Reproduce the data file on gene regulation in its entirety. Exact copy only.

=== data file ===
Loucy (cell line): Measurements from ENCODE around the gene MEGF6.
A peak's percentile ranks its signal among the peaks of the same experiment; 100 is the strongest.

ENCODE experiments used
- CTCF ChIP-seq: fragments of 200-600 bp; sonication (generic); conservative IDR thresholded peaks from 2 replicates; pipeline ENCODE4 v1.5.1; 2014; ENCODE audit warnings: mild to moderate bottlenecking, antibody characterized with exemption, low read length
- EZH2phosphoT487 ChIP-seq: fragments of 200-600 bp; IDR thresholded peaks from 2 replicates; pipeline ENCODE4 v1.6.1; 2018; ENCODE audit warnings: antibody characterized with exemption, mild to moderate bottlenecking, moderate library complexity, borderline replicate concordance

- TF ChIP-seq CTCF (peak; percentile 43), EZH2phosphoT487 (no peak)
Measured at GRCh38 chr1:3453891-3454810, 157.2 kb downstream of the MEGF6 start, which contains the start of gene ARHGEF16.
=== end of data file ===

Loucy (cell line): Measurements from ENCODE around the gene MEGF6.
A peak's percentile ranks its signal among the peaks of the same experiment; 100 is the strongest.

ENCODE experiments used
- CTCF ChIP-seq: fragments of 200-600 bp; sonication (generic); conservative IDR thresholded peaks from 2 replicates; pipeline ENCODE4 v1.5.1; 2014; ENCODE audit warnings: mild to moderate bottlenecking, antibody characterized with exemption, low read length
- EZH2phosphoT487 ChIP-seq: fragments of 200-600 bp; IDR thresholded peaks from 2 replicates; pipeline ENCODE4 v1.6.1; 2018; ENCODE audit warnings: antibody characterized with exemption, mild to moderate bottlenecking, moderate library complexity, borderline replicate concordance

- TF ChIP-seq CTCF (peak; percentile 43), EZH2phosphoT487 (no peak)
Measured at GRCh38 chr1:3453891-3454810, 157.2 kb downstream of the MEGF6 start, which contains the start of gene ARHGEF16.